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Restoration man

Photo 8 Craig Verschaffelt. for website

Craig Verschaffelt is officially an engineer.

He could also be described as a creative thinker and problem solver. One that wields a welder from time to time.

The Napier Roll of Honour plaques are due to be fitted into the new memorial on Marine Parade by ANZAC Day. Their restoration is Craig’s most public work in recent years.

Each of the 36 granite slabs has been carefully cleaned, and any rough edges smoothed. New pieces of stone, matched as closely as possible to the original, have been added in some places. The letters of those who lost their lives are once again clear to see.

The plaques will be set into aluminium frames custom made by Craig. These will be fitted into the wall section of the design, which pays homage to original war memorial architect, the late Guy Natusch.

Craig took on the job for one reason above all others.

“I wanted to do this because of my family connection,” he says.

Just after the 1931 Hawke’s Bay earthquake Craig’s grandfather Peter, a Dutch immigrant and stonemason, considered settling here but decided to head to Northland instead.

The family returned to Hawke’s Bay and bought Hawke’s Bay Monumental Works in the mid-50s. Older Napier folk may recall the big white crane outside the business, on the corner of Munroe and Station Streets. The crane was relocated to West Quay, Ahuriri.

Peter was commissioned to make the WWII plaques for the war memorial, which officially opened in 1957.

Craig’s father Theo and his brothers took over the business. It was eventually sold to Headstone World.

Craig also has a connection to Napier City Council besides the memorial project.

Fresh out of school, he was taken on as a draughtsman by the late Clive Squire, hand drawing waste and stormwater lines onto plans.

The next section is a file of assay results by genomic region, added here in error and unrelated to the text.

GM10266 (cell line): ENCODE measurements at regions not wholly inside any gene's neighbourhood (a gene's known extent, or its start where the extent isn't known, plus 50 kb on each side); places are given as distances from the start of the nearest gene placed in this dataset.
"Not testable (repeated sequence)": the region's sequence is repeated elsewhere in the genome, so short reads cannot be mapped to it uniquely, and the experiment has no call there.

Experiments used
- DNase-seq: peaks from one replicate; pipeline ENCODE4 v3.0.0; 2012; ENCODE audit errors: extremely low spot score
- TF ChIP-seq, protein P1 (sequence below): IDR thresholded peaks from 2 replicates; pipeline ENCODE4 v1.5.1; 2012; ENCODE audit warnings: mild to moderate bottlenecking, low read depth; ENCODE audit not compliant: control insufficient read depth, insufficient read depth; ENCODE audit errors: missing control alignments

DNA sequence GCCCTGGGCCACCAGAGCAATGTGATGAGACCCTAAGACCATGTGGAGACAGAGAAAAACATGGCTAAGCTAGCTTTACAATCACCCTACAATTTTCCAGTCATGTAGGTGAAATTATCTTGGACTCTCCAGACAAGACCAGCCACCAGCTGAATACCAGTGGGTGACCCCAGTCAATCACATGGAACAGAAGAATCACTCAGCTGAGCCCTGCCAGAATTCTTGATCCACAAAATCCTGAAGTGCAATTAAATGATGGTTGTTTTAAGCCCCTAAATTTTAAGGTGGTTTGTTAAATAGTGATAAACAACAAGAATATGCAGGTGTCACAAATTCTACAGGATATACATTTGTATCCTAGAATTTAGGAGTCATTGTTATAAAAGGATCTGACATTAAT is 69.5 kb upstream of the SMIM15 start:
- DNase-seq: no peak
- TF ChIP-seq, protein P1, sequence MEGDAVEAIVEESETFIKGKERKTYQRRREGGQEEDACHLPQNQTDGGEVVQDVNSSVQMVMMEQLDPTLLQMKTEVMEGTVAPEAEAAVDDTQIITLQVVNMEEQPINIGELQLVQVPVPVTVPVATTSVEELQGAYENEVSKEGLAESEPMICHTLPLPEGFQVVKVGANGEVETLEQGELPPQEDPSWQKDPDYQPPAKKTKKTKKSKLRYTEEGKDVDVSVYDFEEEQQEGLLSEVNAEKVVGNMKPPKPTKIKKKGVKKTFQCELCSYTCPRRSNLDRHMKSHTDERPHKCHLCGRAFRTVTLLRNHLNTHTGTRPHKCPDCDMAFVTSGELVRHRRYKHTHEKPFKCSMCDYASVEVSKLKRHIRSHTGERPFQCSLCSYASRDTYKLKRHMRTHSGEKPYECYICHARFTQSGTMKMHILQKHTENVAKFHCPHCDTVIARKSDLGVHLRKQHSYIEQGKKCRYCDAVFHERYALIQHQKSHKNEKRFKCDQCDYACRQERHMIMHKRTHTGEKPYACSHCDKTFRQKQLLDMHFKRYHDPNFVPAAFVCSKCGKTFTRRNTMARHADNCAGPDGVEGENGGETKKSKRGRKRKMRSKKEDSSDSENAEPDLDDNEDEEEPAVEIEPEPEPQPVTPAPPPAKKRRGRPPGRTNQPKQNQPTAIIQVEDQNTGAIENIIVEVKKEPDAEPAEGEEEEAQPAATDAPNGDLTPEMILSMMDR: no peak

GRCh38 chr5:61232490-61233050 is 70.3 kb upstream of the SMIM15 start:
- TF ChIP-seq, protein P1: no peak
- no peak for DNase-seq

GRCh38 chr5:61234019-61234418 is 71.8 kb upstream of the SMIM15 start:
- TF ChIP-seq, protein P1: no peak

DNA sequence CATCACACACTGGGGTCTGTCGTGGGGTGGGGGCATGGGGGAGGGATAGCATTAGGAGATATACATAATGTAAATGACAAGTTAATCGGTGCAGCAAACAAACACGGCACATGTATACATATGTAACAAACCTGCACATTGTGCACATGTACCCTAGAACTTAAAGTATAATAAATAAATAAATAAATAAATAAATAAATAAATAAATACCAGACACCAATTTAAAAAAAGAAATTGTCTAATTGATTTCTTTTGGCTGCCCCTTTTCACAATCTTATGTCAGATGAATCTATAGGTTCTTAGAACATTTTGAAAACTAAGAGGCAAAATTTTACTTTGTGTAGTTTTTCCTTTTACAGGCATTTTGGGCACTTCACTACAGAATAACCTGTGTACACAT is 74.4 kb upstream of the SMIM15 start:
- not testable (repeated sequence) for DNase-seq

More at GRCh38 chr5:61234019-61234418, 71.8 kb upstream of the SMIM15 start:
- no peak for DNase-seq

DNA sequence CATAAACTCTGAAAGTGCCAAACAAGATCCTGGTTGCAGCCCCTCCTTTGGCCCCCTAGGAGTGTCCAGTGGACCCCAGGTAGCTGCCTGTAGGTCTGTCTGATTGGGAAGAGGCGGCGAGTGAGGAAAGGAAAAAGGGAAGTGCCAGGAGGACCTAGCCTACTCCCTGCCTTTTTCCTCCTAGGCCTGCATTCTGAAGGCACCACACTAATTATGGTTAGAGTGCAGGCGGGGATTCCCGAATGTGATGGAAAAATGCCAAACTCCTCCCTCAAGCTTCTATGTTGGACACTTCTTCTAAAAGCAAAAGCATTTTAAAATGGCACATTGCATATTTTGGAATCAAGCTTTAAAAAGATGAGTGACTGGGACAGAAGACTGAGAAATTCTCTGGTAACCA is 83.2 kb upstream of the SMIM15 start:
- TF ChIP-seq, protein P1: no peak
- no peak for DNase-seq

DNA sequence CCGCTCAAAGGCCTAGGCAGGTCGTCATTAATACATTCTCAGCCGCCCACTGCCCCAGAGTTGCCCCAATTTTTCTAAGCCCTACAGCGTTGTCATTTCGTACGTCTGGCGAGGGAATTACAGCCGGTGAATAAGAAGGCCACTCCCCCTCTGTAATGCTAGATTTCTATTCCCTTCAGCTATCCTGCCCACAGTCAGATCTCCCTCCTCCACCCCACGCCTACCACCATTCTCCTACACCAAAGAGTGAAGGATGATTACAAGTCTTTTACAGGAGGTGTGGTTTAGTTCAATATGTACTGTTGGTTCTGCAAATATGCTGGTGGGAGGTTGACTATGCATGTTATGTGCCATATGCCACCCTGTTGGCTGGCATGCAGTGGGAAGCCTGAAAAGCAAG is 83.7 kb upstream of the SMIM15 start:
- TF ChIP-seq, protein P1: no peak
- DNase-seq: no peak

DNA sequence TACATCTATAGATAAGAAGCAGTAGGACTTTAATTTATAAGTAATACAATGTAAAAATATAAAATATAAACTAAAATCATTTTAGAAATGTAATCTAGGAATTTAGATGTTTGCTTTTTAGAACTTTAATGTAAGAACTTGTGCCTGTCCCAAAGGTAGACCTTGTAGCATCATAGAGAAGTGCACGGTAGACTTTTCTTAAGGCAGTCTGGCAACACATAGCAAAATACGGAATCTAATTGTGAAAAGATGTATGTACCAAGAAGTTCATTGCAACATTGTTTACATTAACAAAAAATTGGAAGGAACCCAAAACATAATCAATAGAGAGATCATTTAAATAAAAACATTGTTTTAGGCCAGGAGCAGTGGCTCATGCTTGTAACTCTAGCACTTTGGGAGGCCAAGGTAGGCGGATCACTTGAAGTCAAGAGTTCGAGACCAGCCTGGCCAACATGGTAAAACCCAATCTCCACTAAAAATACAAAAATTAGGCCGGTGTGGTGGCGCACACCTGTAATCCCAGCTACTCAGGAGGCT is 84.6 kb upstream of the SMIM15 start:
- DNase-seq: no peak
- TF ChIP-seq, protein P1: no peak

Through Council, he met the late Dave Prebensen, then Napier Mayor, owner of Prebensen Pipelines. It was Craig’s workplace for 18 years.

Mayor Prebensen is someone Craig speaks of with great affection. “He really was my mentor. He took my engineering skills to another level. It was a pretty cool place to be.”

He rose through the ranks to the role of production manager before deciding to take a complete break from plastics extrusion. He went cray fishing for three years on the Silver Spur, a wellknown boat in these parts.

Craig currently carries out specialist engineering work for firms including Heinz Wattie’s, Pan Pac Forest Products and Ravensdown.

Eight years ago he worked on the restoration of the Council owned, Edwardian era Blythe Fountain at Clive Square.

Besides fitting marine grade stainless steel bolts to the 1904 structure, Craig used the last remaining lily pad, stored at the Council depot, to re-create more. These were all then replaced in the fountain.

He had no luck tracking down the heron which stood proudly on top of the fountain prior to the 1931 earthquake, despite extensive use of a metal detector while searching one suspected resting place in the Botanical Gardens.

Among Craig’s interesting jobs is the demolition of a 40-metre high gasometer in Dunedin. He’s wellknown in the neighbourhood, and sometimes egged on by friends, for his engineering experiments to see what can be made more efficient, faster, or louder.

He has also built and restored cars.

In Craig’s Onekawa workshop is a visible reminder of his stonemason family roots. The Model A is the HB Monumental Works original delivery vehicle, which sat unused and untouched under the family home for 40 years. “It’s ready for restoration.”

9 February 2023

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